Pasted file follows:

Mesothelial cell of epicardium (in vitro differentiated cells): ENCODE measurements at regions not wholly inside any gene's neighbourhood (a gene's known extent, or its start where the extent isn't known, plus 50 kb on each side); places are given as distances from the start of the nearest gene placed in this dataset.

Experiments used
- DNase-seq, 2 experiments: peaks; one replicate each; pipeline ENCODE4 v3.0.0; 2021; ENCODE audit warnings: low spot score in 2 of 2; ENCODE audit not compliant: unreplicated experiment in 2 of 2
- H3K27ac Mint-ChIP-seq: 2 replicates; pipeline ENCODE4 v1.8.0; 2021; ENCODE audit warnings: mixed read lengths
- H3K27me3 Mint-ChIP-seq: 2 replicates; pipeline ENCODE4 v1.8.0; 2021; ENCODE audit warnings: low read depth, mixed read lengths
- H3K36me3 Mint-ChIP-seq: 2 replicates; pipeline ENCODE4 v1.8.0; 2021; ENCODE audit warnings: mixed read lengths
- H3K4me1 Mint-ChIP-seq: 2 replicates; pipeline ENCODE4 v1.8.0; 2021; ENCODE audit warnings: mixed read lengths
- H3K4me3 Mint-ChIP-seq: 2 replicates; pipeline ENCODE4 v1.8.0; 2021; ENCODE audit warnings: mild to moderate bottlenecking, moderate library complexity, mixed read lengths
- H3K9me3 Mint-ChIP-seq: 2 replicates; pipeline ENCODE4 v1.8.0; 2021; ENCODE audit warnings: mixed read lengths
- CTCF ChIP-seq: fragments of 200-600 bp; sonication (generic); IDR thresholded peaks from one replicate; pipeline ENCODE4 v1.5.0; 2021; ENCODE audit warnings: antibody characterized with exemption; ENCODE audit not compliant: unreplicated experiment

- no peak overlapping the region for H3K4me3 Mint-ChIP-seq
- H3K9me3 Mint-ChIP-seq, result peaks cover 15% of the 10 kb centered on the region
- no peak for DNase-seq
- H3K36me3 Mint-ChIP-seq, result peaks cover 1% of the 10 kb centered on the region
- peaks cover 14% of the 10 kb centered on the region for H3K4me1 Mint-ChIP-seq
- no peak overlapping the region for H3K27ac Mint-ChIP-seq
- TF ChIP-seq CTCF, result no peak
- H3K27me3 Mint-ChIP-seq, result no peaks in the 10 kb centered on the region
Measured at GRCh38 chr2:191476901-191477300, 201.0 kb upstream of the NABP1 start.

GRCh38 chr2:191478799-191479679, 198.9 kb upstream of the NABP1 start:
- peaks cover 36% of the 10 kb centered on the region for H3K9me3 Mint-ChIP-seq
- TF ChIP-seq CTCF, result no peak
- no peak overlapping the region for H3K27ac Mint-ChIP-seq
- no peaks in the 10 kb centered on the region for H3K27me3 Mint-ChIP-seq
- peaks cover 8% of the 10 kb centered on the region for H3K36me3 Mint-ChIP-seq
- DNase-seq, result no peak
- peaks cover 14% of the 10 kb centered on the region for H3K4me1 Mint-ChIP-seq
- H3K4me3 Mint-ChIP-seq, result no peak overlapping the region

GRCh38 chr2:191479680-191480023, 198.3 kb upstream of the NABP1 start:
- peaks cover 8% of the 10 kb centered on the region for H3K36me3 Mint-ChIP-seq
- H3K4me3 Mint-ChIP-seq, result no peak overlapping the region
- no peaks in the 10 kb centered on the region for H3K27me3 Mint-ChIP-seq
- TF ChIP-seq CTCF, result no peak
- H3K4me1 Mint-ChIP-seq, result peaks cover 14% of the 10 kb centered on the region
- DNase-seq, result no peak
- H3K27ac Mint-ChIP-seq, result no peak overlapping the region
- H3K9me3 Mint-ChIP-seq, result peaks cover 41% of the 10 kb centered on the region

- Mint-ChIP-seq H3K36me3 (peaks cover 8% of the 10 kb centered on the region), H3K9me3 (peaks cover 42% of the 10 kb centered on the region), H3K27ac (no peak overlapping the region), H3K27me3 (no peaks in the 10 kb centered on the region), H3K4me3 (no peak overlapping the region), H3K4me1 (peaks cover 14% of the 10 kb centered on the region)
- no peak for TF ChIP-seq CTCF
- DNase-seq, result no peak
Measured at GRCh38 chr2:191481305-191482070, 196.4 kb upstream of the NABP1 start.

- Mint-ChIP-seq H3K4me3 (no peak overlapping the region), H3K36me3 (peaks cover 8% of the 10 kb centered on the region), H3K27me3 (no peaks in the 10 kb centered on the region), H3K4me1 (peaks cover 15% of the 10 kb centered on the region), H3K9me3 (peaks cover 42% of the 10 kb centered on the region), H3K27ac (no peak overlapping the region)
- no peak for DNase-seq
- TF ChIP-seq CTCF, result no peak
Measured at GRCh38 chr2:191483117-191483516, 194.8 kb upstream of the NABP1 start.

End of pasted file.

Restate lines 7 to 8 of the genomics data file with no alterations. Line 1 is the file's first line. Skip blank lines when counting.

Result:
- H3K4me1 Mint-ChIP-seq: 2 replicates; pipeline ENCODE4 v1.8.0; 2021; ENCODE audit warnings: mixed read lengths
- H3K4me3 Mint-ChIP-seq: 2 replicates; pipeline ENCODE4 v1.8.0; 2021; ENCODE audit warnings: mild to moderate bottlenecking, moderate library complexity, mixed read lengths